Council Charge for Use of Private Road Outlawed

Posted: 30th October 2012

A local authority has suffered defeat in a dispute with a property developer after it tried to charge him £5,000-a-year to use a private road which provides access to the rear of his property. The Court of Appeal ruled that it would be ‘unconscionable’ for Epsom and Ewell Borough Council to charge Martin Joyce for the right to use the road adjoining his bungalow in order to gain access to a garage.

However, the court's decision that Mr Joyce’s right of way over the road is restricted to the sole purpose of serving the single house that currently stands on his land could result in his development plans for the site being stymied.

Lord Justice Davis, sitting with the Master of the Rolls, Lord Dyson, and Lord Justice Treacy, ruled that the council was bound by an ‘understanding’ it reached with a previous owner of the bungalow in 1992, prior to planning permission being granted for a Sainsbury's supermarket nearby.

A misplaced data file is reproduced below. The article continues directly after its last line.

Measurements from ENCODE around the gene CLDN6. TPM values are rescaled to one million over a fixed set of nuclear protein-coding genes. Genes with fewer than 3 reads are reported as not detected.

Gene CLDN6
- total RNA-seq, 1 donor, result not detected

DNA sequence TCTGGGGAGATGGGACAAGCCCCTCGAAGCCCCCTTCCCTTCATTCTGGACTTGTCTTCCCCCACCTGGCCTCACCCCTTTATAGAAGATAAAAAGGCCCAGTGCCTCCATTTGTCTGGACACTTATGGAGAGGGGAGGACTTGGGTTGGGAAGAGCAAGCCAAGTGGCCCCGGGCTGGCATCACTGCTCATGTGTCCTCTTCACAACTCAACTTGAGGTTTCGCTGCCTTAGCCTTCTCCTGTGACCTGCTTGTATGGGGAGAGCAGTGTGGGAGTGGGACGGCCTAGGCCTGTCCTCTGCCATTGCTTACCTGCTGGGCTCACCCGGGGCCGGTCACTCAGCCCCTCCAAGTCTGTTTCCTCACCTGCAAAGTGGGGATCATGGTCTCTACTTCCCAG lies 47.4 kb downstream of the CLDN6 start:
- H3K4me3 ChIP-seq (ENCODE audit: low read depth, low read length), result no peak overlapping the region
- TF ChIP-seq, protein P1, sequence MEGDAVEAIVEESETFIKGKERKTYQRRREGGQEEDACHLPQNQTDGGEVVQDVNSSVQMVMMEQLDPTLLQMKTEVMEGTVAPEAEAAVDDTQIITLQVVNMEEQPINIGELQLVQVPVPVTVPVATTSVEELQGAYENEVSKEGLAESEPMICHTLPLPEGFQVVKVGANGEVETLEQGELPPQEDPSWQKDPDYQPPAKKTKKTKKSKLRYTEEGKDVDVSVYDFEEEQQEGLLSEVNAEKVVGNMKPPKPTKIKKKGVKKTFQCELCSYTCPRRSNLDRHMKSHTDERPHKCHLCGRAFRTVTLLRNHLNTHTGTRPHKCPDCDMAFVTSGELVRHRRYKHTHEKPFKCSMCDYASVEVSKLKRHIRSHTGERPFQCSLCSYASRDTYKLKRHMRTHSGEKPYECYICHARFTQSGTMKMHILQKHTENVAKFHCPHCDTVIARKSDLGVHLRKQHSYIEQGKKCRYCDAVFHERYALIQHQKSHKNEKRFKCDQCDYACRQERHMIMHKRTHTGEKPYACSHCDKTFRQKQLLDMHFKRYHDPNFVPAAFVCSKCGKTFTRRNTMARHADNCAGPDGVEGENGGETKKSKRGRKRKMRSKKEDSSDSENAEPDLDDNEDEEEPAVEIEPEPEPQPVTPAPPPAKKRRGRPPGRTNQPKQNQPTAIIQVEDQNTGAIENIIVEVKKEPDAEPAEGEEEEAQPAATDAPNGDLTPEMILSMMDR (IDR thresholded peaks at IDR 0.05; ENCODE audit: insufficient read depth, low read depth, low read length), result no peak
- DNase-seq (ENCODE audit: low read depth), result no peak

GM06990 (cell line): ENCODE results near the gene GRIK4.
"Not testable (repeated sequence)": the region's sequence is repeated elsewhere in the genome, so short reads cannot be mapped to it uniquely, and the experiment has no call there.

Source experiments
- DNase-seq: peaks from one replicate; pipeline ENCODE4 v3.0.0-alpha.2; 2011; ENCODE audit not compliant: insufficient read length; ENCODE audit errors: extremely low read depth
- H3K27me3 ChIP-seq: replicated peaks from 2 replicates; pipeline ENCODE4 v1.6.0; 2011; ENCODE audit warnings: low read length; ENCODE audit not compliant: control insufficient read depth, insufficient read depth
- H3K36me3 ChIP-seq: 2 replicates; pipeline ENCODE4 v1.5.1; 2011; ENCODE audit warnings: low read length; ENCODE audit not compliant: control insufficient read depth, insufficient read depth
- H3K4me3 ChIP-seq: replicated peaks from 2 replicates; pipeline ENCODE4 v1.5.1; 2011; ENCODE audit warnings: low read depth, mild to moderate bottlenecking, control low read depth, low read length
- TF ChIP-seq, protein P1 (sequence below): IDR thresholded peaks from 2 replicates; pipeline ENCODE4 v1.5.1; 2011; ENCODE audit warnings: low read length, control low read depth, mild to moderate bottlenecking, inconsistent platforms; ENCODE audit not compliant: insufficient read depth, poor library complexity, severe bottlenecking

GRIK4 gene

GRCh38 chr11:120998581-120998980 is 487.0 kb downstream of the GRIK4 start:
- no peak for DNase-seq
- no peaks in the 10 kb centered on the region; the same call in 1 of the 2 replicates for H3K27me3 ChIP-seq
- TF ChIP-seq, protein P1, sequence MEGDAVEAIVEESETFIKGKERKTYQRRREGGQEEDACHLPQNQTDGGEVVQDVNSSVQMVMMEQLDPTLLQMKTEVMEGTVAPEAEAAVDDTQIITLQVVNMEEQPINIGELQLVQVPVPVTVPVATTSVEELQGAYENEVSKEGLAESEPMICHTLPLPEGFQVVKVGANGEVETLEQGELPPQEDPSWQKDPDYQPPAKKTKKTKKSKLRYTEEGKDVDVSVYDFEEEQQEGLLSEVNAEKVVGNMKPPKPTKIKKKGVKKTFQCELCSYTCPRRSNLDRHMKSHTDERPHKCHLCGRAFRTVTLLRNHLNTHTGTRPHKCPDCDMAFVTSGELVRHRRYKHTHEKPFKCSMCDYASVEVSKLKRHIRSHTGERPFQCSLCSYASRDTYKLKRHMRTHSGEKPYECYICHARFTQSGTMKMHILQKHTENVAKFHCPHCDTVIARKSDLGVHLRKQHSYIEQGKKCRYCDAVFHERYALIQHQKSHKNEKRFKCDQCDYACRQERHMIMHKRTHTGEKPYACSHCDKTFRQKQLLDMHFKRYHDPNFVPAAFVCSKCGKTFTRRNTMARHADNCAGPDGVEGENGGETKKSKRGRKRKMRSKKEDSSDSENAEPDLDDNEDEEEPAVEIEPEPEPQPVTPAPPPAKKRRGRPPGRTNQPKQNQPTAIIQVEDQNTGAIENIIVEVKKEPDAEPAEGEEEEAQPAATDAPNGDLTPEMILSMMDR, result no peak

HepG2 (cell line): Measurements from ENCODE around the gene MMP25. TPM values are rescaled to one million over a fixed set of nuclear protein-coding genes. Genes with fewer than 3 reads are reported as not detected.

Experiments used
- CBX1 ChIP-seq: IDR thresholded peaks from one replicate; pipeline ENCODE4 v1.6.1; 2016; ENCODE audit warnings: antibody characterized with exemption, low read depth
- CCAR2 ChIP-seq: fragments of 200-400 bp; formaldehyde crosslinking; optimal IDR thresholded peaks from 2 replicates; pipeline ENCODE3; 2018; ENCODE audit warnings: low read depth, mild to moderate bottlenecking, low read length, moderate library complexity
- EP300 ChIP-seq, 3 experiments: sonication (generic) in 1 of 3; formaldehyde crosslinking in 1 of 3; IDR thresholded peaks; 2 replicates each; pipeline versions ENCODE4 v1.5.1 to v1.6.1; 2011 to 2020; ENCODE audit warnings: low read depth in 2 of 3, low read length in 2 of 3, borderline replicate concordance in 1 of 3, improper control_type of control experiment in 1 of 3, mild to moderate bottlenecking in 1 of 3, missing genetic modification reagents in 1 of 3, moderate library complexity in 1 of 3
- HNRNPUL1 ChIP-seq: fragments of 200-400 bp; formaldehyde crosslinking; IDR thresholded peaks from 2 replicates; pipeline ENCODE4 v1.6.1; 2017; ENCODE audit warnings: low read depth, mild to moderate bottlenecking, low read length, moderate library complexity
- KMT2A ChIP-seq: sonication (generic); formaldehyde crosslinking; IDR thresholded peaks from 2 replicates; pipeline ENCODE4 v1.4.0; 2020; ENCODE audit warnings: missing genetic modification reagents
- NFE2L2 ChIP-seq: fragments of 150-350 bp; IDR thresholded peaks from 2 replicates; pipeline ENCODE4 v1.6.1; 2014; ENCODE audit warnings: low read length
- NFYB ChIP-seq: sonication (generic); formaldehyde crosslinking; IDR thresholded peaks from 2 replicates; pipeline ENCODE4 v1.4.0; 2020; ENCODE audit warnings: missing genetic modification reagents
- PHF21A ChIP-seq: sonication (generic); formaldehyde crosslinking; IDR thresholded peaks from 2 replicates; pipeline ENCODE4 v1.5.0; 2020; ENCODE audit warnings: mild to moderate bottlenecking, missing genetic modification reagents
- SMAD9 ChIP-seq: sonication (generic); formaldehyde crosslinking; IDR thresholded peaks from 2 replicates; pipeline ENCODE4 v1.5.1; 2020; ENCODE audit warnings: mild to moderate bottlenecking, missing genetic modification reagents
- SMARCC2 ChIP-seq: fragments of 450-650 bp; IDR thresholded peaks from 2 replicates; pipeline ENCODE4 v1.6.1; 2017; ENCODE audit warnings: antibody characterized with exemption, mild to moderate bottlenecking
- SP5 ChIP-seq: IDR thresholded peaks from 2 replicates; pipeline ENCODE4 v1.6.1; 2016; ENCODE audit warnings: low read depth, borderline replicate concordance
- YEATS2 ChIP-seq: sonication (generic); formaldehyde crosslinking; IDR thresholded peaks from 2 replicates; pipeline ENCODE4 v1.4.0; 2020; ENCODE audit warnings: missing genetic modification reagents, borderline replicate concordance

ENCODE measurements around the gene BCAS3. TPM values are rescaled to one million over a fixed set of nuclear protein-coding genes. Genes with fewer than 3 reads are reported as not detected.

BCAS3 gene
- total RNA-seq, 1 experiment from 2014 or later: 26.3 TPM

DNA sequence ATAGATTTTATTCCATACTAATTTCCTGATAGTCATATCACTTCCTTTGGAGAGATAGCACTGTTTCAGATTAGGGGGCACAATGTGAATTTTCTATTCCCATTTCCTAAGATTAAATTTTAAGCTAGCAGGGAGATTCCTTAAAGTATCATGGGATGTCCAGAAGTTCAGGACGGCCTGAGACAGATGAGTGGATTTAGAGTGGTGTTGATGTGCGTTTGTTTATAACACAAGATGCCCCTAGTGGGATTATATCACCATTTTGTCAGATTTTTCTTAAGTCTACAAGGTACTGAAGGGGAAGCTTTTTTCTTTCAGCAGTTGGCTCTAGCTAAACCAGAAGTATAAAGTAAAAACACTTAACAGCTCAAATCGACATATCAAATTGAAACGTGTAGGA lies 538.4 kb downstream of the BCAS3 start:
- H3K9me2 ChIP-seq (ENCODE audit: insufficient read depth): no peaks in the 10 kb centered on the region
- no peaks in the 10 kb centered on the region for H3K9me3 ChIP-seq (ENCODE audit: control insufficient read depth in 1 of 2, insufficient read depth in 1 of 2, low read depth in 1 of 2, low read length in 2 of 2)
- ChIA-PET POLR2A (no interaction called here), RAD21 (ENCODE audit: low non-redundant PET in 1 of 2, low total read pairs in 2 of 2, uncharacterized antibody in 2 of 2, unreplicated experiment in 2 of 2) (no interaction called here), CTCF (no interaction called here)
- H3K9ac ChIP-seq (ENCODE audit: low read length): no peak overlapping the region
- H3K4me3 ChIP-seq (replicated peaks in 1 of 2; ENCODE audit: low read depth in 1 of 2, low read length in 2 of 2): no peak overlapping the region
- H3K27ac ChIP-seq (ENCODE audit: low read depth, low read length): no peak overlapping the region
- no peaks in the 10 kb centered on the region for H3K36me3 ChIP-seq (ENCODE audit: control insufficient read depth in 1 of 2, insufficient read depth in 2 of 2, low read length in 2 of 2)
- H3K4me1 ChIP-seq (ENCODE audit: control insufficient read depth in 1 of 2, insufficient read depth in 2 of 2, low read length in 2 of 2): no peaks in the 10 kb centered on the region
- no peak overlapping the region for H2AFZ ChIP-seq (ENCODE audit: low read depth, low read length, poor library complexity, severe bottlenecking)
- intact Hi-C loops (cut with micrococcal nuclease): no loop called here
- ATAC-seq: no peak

Although the road is owned by the local authority and has never been dedicated for public use, the bungalow's former owner had, with the council's ‘encouragement’, used it to access the rear of his home, paving it and putting in double gates to his garage. That ‘mutually intended’ use of the road was part of an ‘overall deal’ done between the home owner and the local authority at the time, said the judge, who ruled that it would be wrong for the council to now renege on that agreement and charge Mr Joyce for the exercise of his right of way.

Joyce v Epsom and Ewell Borough Council. Case Number: B2/2012/0212